.map(entry => new PokemonDescription(entry['flavor_text'], _.startCase(_.replace(entry.version.name, '-', ' '))));

getTypes(types: any[]): PokemonType[] {
  return types
    .map(type => new PokemonType(type.type.name, type.slot))
    .sort((type1, type2) => type1.order - type2.order);

getStats(stats: any[]): PokemonStats {
  return new PokemonStats(
    stats.find(stat => stat.stat.name === 'hp')['base_stat'],
    stats.find(stat => stat.stat.name === 'attack')['base_stat'],
    stats.find(stat => stat.stat.name === 'defense')['base_stat'],
    stats.find(stat => stat.stat.name === 'special-attack')['base_stat'],
    stats.find(stat => stat.stat.name === 'special-defense')['base_stat'],
    stats.find(stat => stat.stat.name === 'speed')['base_stat']

Most of the code here is pretty easy to understand. First of all we have the getAbilities() function, in which I use the map() function again to map an object to a PokemonAbility object. After that I’m using the sort() function to sort the elements within the array based on their order. Unlike AngularJS 1.x, Angular 2 does not have a built-in mechanism for looping over a collection and ordering the elements within them. You could define this by yourself, but it’s recommended to do this within your code rather than writing your own custom filter (which is called a Pipe in Angular 2).

I’m also using Lodash’s _.startCase() function here to convert the ability names from “solar-power” to “Solar Power”, which is more readable towards end users.

The next function is getCategory() in which I’m going to find the right genera by checking the language using find(), from that object we retrieve the category by retrieving the genus property.

Then we have the getDescriptions() function in which we use filter() to filter the descriptions to only the given language and then we use map() to map it to a PokemonDescription object.

Then we have the getTypes() function, which behaves similar to the getAbilities() function and the last function is getStats() in which we use the find() function to retrieve the right stat, and then we retrieve the base_stat property to get the actual value.

Polyfilling Array.prototype.find

However, TypeScript does not have an Array.prototype.find() yet, so if you want to use it without any warnings/errors during transpiling, you’ll have to polyfill it. If you generate your project with Angular CLI, the ES6 polyfills are already included. You can see this by opening polyfills.ts. Inside this file, you can see that there is the following import:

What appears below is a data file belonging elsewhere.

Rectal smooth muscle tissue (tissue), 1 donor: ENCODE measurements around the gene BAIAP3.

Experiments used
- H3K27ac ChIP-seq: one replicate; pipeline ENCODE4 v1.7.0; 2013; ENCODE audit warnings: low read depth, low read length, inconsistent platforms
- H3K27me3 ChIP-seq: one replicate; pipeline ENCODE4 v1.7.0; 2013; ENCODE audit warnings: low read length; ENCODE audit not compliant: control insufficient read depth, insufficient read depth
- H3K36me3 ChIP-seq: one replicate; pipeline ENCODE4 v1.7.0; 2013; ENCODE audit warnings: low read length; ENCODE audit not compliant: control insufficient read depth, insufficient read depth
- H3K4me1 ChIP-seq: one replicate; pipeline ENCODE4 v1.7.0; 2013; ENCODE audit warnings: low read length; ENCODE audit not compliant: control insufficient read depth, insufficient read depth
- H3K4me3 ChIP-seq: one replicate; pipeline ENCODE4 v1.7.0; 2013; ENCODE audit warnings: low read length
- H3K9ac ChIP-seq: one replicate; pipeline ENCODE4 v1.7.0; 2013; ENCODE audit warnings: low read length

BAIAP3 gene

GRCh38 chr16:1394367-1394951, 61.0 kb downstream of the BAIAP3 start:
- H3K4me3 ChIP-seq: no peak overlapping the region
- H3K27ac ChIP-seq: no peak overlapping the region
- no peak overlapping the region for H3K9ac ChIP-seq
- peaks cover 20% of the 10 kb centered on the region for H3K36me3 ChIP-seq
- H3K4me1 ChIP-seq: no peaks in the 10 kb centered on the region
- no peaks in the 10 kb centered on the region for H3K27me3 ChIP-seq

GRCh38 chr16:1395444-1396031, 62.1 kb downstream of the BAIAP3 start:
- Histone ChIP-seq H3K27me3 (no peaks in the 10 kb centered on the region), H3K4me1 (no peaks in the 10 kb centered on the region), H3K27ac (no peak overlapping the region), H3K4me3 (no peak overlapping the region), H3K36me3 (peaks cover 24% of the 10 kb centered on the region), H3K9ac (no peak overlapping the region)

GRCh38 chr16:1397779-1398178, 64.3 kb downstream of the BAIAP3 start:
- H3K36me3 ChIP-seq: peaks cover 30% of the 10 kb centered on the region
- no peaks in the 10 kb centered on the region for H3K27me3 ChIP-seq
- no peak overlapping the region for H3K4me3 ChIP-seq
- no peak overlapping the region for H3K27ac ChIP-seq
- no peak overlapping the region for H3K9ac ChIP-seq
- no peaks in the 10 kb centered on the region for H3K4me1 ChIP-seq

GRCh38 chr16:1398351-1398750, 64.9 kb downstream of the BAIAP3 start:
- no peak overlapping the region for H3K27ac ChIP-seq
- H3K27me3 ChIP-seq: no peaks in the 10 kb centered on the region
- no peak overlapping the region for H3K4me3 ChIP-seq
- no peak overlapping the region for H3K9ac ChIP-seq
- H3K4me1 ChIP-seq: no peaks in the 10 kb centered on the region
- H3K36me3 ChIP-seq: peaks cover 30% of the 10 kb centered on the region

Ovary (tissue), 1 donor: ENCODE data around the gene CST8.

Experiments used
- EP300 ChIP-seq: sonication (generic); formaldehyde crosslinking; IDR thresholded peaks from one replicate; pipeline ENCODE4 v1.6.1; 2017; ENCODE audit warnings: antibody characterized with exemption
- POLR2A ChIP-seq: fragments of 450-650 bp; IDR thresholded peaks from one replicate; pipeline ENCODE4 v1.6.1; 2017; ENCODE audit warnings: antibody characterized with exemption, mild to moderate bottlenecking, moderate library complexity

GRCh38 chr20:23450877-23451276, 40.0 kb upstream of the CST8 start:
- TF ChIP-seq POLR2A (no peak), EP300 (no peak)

import 'core-js/es6/array';

If you would then open the corresponding node_modules/core-js/es6/array.js file, you’ll see that it includes the polyfill for the find() function:


The only thing we have to do is to change the Array interface a bit with TypeScript so that it includes the find() function. You can do this by adding the following code to polyfills.ts:

declare global {
  interface Array {
    find(predicate: (search: T) => boolean) : T;

Testing it out

Now that we have implemented the findOne() call, it’s time to test it out. Back to the constructor of app.component.ts, we can add something like this:

service.findOne(1).subscribe(pokemon => console.log(pokemon));

If everything went well, you should see the following in your console now:


For the Pokémon fans out there asking themself why I didn’t include the evolutions of a Pokémon, well, that’s because the API makes it really hard to do that, and would require multiple HTTP calls to implement, so I’m leaving that out for this application.

Now that we have tested our service, you can remove the constructor and the providers we defined earlier. Well done, our service is ready to be used! Next time we’ll use it to show a list of all pokémons!

Achievement: Mastered RxJS to use with Angular 2

If you’re seeing this, then it means you successfully managed to make it through this tutorial. If you’re interested in the code, you can check it out at Github.